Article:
There is a pleasure in the pathless woods,
There is a rapture on the lonely shore,
There is society, where none intrudes,
By the deep sea, and music in its roar:
I love not man the less, but Nature more.
Those words were written by one of my idols, Lord Byron, and they sang in my mind as I walked along a winding track in California’s soaring Redwood Forest.
I don’t have his way with words, but after nearly five months of travelling from city to city and town to town in the United States I have come to agree more and more with old George – nature is freaking awesome.
Check out our video of the Redwoods forest:
We have seen some amazing cities in our time – New York, London, Paris, Lisbon, Barcelona, Berlin, Krakow, Sydney – but America’s natural beauty blows them all way. The lush dales of New Hampshire, the crystal waters of the Great Lakes, the desert glow of the Badlands – I’m starting to sound like Woodie Guthrie…
Getting to the Redwood Forest
By far my favourite natural sight has been California’s Redwood Forest. To get there we drove for nine hours – yes, nine hours – on the Pacific Coast Highway that runs down the coast of Oregon and California. Every twist and turn of the road reveals a new vista of the pounding ocean below where weird rock formations rise from the surf like sentinels.
We hopped out of the car at our Airbnb accommodation in Crescent City and felt utterly refreshed. The drive was invigorating and I want to do it again soon – preferably in an Audi S8 – there are still a few man made things I love.
We were welcomed into our host Patree’s brightly painted home with a freshly made sourdough crust pizza topped with herbs and tomatoes grown in her garden. She showed us to our lovely room and in the morning drove us out to the Jebediah Smith Redwood State Park. Patree had moved near the Redwood Forest a few years before as she had always loved them and decided it was time to get close to them.
Into the Redwood Forest
She knew almost everything there was to know about this giant species of tree and the forest was like her backyard. It’s hard to describe the scale of the trees; even in pictures they don’t look as big as they truly are. But I think they are as thick as the Doric pillars at the British Museum and as tall as Nelson’s column – and there are hundreds of them packed in so close together so it looks like a cathedral of wood, light and leaves.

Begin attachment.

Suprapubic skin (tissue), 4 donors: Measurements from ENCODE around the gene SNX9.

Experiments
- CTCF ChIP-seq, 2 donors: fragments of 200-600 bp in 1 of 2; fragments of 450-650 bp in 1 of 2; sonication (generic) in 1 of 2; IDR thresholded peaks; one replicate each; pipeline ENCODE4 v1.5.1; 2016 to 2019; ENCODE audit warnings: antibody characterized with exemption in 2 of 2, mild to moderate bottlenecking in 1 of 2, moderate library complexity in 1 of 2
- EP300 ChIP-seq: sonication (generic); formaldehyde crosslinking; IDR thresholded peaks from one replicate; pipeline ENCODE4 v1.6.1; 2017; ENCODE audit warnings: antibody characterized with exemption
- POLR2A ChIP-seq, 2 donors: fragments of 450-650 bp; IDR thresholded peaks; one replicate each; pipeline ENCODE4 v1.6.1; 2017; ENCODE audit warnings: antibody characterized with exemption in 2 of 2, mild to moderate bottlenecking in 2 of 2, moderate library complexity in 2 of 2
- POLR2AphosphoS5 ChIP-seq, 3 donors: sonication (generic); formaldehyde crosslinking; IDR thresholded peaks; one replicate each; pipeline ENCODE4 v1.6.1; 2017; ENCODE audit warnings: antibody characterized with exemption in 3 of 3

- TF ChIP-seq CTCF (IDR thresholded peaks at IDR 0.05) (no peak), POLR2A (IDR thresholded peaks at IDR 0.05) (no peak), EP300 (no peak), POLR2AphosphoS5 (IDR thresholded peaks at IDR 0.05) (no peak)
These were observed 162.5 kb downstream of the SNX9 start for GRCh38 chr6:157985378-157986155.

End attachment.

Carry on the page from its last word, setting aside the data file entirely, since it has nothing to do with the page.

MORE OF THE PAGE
Patree pointed out the huge burls growing on the trunks of many of the Redwoods. These oddly shaped growths can host a new tree growth and often grow to huge sizes. She also showed us scores of other species growing on the lush forest floor – spiky ferns and mushrooms called British Soldiers because of their red coats. Her car was utterly dwarfed by the natural city crowding either side of the dirt road and as we drove deeper into the forest the air became crisper and clearer; the perfect place for a long hike.
Hiking in the Redwoods
Patree left us to explore on our own and we set off down a hiking track called The Boy Scouts Trail. It wound its way up and down a long valley filled with Redwoods and we passed quite a few nature photographers trying to get the perfect shot. We even saw one bloke with an old school accordion camera.
We reached a crashing waterfall at the end of the track and sat down on a fallen trunk to catch our breath. There was no one else around, no cars or planes or iphones. Just me and Carmen and a grove of soaring Redwood trees, chinks of sunlight like shot silk and a bubbling pool. Byron would have approved.
Have you visited the Redwoods? What did you think? Comment, go on!
Dave – The Redwood Forests of California are a must see. These immense trees grow for hundreds of miles in thick cathedrals of light and shade – simply looking at them is a magical experience.
Carmen – So we didn’t get lost in the woods we had our own personal guide- Patree Shied, who was also hosting us at her home through Air Bnb – she’s lived with the Redwoods as her backyard for more than a decade and knows them like the back of her hand.
Patree – It was a passion for me. When I decided I was going to move here I decided I was coming to the Redwoods and I’ve never been disappointed. I started coming here regularly, I’ve come here more than a thousand times in the ten years, way more than a thousand times in the time that I’ve been here and I think part of it had to do with the fact that in Ohio I knew everything because I’d lived there for fifty-eight years. When I came here nothing looked the same and I just had to figure out this world and see how these trees fit in with the environment part of it was for my own curiosity and part of it was to show people in Ohio what a Redwood forest looks like.
Dave – She certainly showed two Aussie tourists what the forest is all about – as she led us deeper into the woods we saw lots of places a passing visitor would have missed.
Carmen – Some of the Redwoods have been burned out and their hollow trunks are an amazing sight. But Patree told us most of the wounded trees are still very much alive and that fire, though dangerous, is an essential part of the life cycle in the forest.
Dave PTC – So Patree is going to show us inside, what’s it called again? The scary tree…
Carmen – It wasn’t that scary in there, just very dark!
Back out in the light Patree showed us how Redwoods that have died sprout new life by breaking down and enriching the soil
We saw these huge mushrooms- big as dinner plates – growing on the fallen trunks. The circle of life was everywhere.
Dave – The Redwoods are like something out of a dream, and Patree’s tour through this wonderland was unforgettable.